NY Times Co. Reports Lower Earnings

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By: Seth Sutel, AP Business Writer

(AP) The New York Times Co. reported an 11% decline in net earnings for the first quarter Monday due to continued declines in advertising, but the company issued an upbeat outlook for the rest of the year.

Net income was $54.5 million or 35 cents per share for the three months ending in March, compared with $61.3 million or 37 cents per share reported in the same period a year ago.

Adjusting for an accounting change and special charges and gains, which include a $9.6 million expense in the first quarter of 2002 for work force reductions (mainly at The Boston Globe), the company reported a 15% decline in earnings to $59.6 million versus $69.8 million in the year-ago period.

On the same basis, earnings per share were 39 cents in the most recent period compared with 43 cents a year ago. Analysts surveyed by Thomson Financial/First Call had expected 37 cents per share.

Total revenues fell 5% in the first quarter to $737.1 million from $778.2 million in the same period a year ago.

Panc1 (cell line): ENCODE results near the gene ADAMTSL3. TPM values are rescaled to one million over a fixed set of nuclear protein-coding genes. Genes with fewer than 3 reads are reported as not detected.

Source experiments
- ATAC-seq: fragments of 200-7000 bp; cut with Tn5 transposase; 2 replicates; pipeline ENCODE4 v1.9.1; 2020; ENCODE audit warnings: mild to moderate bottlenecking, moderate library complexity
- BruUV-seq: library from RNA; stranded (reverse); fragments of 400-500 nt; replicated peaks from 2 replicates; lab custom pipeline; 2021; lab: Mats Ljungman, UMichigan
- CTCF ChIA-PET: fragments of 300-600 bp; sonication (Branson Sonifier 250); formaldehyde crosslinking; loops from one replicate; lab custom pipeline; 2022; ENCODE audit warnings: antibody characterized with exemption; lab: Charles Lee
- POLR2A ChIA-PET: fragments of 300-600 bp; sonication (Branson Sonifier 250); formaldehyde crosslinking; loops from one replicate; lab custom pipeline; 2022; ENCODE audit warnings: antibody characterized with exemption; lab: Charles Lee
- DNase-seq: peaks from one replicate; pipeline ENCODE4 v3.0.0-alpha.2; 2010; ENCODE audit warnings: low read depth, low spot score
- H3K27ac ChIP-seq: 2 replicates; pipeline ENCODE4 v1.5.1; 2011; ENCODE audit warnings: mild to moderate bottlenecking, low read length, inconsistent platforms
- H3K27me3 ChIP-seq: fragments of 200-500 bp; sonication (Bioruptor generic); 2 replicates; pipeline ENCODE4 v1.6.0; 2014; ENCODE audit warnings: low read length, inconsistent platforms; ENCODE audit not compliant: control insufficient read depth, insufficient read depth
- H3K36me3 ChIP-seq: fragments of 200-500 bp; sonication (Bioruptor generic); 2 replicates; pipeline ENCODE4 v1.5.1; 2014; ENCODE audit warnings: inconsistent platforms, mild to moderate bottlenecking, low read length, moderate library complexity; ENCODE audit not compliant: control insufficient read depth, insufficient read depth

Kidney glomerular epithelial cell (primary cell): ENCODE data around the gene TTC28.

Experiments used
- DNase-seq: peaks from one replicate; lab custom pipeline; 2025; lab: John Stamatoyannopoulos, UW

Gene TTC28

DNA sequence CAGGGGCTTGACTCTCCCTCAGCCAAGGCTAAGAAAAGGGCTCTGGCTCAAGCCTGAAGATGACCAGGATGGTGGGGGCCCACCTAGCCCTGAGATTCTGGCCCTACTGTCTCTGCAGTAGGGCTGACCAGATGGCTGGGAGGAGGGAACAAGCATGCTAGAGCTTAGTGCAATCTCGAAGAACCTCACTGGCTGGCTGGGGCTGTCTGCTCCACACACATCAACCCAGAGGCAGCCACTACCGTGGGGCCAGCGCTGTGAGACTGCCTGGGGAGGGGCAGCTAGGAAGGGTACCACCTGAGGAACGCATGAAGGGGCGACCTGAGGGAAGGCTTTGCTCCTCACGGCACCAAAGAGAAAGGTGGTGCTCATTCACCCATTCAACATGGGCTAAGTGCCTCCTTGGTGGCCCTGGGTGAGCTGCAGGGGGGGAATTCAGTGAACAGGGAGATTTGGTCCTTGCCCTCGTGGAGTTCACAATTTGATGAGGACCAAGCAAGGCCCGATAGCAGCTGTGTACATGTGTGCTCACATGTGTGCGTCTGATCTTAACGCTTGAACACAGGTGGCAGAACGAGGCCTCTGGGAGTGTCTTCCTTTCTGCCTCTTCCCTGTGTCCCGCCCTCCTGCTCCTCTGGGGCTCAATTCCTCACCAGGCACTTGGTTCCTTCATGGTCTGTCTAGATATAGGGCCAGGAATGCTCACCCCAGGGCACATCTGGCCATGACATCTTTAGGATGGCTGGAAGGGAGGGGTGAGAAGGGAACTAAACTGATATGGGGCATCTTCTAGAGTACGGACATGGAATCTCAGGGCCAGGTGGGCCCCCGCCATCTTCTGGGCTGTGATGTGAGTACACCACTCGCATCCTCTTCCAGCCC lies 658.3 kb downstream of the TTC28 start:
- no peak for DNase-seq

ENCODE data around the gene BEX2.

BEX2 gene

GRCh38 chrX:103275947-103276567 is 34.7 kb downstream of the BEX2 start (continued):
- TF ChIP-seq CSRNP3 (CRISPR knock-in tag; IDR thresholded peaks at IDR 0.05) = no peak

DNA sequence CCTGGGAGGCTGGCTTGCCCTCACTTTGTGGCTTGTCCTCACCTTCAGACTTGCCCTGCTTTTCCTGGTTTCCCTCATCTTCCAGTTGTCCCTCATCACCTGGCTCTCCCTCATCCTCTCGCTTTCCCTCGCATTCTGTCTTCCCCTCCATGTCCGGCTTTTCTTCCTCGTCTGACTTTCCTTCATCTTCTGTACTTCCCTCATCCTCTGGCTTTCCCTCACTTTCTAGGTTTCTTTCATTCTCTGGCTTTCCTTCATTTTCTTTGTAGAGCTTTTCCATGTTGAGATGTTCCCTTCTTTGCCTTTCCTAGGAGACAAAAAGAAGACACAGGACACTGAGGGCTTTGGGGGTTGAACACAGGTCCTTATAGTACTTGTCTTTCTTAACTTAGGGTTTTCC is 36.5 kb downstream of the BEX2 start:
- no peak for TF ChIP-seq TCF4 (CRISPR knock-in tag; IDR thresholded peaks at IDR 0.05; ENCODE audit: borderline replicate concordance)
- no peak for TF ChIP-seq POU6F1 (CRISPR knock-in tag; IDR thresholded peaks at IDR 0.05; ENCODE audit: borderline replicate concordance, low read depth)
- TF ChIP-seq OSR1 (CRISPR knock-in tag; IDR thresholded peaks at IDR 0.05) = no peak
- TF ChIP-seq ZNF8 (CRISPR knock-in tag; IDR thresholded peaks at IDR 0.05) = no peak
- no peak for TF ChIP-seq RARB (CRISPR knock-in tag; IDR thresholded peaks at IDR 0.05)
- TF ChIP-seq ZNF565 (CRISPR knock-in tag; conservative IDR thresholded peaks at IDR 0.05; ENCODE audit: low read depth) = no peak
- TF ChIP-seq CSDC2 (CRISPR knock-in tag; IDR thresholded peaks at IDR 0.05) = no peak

The company’s shares were up $1.32 at $48.22 in morning trading Monday on the New York Stock Exchange.

Russell T. Lewis, the company’s president and chief executive, said in a statement that the first-quarter results reflected a recovering economy, cost controls, and higher revenues from circulation. “While these factors were not yet sufficient to overcome a recovering, but still weak, advertising environment, we are encouraged by the current trend,” Lewis said. “As we look out toward the balance of the year, we are optimistic about the outlook for the national economy in general and the advertising market in particular.”

The Times Co. reported that advertising revenues in its newspaper group fell 11.2% to $448.7 million, continuing a recent trend. But circulation revenues grew 9% to $201.3 million due to higher subscription prices at the Times and The Boston Globe and also to increased volume.

Total costs at the company fell 4% due to lower expenses for compensation and promotion and also to lower costs for newsprint. The Times Co.’s average cost per ton of newsprint fell 18% and its consumption fell 2% due to lower advertising volume.

In addition to its flagship newspaper and The Boston Globe, The New York Times Co. also publishes 16 other newspapers and owns eight network-affiliated television stations and two radio stations in New York.

On the Net: www.nytco.com

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